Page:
Virginia's General Assembly recently finished its work for the year, and tried to remedy the conflict between state and federal laws on what happens to an insurance beneficiary designation for a spouse when there is a divorce. The problem came to a head with a recent Virginia Supreme Court decision saying that Virginia Code § 20-111.1, which automatically revokes beneficiary designations upon divorce unless the divorce decree or agreement said otherwise, could not be applied to federal employees. (Which implies that it couldn't apply to veterans or servicemembers, either.) But there have been problems in individual cases for years.
The legislature's solution, for now, is HB 282 Divorce or annulment; revocation of death benefits; notice. It amends the statute on beneficary designations being revoked by divorce, NOT by removing or changing the language that tries to overrule federal preemption of the state statute, but by adding:
E. Every decree of annulment or divorce from the bond of matrimony entered on or after July 1, 2012, shall contain the following notice in conspicuous, bold print:
Beneficiary designations for any death benefit, as defined in subsection B of § 20-111.1 of the Code of Virginia, made payable to a former spouse may or may not be automatically revoked by operation of law upon the entry of a final decree of annulment or divorce. If a party intends to revoke any beneficiary designation made payable to a former spouse following the annulment or divorce, the party is responsible for following any and all instructions to change such beneficiary designation given by the provider of the death benefit. Otherwise, existing beneficiary designations may remain in full force and effect after the entry of a final decree of annulment or divorce.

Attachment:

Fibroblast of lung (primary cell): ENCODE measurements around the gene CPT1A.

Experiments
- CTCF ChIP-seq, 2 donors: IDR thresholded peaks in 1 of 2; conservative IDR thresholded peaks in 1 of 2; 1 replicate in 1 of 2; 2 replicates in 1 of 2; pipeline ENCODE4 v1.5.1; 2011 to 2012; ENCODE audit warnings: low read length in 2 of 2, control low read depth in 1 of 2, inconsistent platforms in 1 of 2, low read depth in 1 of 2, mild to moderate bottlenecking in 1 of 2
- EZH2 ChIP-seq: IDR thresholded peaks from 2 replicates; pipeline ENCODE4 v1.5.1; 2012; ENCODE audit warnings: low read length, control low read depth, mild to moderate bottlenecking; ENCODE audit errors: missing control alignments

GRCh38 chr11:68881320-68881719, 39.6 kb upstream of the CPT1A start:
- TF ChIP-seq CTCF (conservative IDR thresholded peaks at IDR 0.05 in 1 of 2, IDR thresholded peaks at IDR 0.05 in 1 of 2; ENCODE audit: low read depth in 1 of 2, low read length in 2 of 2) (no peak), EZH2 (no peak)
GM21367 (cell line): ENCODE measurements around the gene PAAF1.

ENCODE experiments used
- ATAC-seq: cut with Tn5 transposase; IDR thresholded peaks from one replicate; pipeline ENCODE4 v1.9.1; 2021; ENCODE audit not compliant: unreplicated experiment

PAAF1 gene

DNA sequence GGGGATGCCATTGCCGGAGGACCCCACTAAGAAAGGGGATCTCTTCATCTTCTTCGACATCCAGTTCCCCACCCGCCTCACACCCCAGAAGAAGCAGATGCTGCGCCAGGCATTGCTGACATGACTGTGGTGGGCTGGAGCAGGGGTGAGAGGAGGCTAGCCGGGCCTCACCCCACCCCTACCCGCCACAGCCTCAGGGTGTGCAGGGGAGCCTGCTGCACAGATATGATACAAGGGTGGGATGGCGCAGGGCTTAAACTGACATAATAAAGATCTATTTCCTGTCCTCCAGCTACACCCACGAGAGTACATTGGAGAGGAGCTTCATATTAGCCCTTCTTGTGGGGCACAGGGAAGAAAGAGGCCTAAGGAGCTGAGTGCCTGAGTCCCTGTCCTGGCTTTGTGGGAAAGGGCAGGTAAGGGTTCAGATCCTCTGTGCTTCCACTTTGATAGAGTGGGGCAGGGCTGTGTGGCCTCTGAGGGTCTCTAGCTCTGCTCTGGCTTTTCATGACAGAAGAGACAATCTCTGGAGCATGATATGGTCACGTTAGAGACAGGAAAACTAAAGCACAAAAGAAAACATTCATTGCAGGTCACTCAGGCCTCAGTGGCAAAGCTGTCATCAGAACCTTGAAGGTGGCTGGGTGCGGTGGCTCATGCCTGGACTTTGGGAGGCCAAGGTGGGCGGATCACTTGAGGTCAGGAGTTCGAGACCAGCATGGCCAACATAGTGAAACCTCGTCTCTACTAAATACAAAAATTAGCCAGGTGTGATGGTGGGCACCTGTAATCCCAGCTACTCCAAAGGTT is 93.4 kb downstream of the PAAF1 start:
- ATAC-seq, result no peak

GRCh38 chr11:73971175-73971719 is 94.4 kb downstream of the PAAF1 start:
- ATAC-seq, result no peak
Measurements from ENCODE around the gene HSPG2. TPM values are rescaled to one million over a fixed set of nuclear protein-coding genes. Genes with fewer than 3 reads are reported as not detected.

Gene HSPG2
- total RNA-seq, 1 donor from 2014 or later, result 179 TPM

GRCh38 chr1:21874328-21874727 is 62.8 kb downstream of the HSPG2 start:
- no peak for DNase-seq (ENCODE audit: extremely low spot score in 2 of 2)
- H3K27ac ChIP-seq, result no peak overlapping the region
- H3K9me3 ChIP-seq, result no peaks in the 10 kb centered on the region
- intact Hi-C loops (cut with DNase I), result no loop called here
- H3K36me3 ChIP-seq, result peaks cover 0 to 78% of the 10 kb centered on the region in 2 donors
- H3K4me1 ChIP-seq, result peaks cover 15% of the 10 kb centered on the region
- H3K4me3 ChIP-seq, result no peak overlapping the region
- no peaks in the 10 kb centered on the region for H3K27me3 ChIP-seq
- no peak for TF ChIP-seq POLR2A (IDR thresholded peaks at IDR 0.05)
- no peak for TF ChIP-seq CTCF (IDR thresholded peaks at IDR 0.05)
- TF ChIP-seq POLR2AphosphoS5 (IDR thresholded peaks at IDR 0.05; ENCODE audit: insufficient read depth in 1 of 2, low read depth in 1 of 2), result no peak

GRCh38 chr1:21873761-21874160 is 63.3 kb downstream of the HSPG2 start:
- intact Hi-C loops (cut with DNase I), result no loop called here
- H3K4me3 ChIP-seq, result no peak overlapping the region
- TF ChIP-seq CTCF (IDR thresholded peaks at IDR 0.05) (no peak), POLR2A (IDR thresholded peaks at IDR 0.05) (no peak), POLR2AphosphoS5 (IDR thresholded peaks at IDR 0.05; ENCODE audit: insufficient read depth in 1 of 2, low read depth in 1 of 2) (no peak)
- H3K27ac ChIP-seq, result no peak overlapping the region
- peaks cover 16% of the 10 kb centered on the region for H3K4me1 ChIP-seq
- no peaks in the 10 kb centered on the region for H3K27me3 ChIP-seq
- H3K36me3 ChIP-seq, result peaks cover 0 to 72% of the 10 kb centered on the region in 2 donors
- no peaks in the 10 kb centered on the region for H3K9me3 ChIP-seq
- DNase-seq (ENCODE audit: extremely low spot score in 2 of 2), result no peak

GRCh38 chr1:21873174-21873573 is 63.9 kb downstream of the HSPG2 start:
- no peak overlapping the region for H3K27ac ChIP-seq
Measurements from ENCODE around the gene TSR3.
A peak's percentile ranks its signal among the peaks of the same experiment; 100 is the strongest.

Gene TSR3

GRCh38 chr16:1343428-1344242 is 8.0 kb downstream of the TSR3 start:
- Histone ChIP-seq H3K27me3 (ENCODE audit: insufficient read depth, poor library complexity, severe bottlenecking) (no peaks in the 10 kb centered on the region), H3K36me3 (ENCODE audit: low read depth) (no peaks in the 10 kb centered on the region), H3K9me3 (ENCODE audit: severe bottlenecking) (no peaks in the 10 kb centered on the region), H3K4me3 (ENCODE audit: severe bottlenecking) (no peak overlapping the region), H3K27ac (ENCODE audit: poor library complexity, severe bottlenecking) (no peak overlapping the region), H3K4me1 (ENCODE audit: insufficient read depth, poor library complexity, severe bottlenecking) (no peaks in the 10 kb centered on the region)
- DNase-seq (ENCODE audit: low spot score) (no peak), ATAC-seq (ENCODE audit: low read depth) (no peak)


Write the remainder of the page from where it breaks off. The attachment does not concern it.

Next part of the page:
To avoid thereby misleading people who have life insurance other than FEGLI or SGLI, it would be prudent and useful for that notice to add, “And then again, they may not. It depends on what kind of benefits they are, and on state and federal law.” The new legislation also does nothing about federal employees, retirees, servicemembers and veterans who are already divorced, who are also affected by the recent court decision. At least it provides another occasion to get the word out to them that they need to check their beneficiary designations.